Both Whittaker and Ziemba are helpful in this case. The courts clearly hesitate to impose a duty on a landowner who operates a business in close proximity to a well-traveled highway, unless the defendant allows a physical condition to exist on the highway surface. Here, we find that defendant's business did not pose a foreseeable danger directly to plaintiffs on the highway. None of the bungee jumpers launched themselves out onto the highway or even over it. Therefore, we will not impose a duty that would unnecessarily expose defendant to extensive liability for unforeseen negligence.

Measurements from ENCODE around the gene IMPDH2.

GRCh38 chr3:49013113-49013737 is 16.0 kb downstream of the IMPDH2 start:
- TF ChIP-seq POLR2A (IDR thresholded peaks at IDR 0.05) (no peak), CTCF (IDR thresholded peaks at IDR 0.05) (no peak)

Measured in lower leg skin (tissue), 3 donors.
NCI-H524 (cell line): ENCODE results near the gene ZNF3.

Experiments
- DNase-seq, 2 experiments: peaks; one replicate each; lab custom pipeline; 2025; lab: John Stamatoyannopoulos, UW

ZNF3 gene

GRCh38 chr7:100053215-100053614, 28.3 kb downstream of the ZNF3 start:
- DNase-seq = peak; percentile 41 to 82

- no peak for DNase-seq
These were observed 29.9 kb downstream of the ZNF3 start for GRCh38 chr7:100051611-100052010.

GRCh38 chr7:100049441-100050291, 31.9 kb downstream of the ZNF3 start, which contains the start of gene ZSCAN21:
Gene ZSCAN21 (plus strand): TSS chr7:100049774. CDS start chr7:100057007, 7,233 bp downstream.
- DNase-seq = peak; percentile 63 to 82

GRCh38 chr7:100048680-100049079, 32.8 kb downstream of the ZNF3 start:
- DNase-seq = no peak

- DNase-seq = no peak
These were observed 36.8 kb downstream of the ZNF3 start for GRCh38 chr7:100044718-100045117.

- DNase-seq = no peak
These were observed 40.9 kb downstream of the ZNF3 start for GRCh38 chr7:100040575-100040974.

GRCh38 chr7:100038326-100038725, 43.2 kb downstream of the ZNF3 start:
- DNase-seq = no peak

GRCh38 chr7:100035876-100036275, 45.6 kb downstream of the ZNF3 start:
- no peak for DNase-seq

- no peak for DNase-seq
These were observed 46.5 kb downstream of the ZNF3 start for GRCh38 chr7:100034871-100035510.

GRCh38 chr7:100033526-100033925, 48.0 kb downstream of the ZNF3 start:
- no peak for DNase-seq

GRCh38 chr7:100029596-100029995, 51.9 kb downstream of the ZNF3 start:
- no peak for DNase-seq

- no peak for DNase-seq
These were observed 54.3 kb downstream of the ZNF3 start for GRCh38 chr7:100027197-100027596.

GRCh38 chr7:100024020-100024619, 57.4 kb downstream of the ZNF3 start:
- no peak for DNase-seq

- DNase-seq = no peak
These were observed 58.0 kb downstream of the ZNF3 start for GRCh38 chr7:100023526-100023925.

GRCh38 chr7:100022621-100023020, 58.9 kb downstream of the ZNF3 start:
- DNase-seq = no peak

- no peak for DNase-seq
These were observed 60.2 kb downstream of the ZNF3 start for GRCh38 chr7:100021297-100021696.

Plaintiffs argue that the truly unique nature of bungee jumping and the obvious distraction of seeing a person fly through the air requires the imposition of a duty. Yet, even if we accept plaintiffs' argument that the sight of bungee jumping is a startling distraction, which can lead to numerous foreseeable traffic injuries, we still must balance this factor with the burden and consequences of placing a duty on defendant to prevent such injuries. Ziemba, 142 Ill. 2d at 52.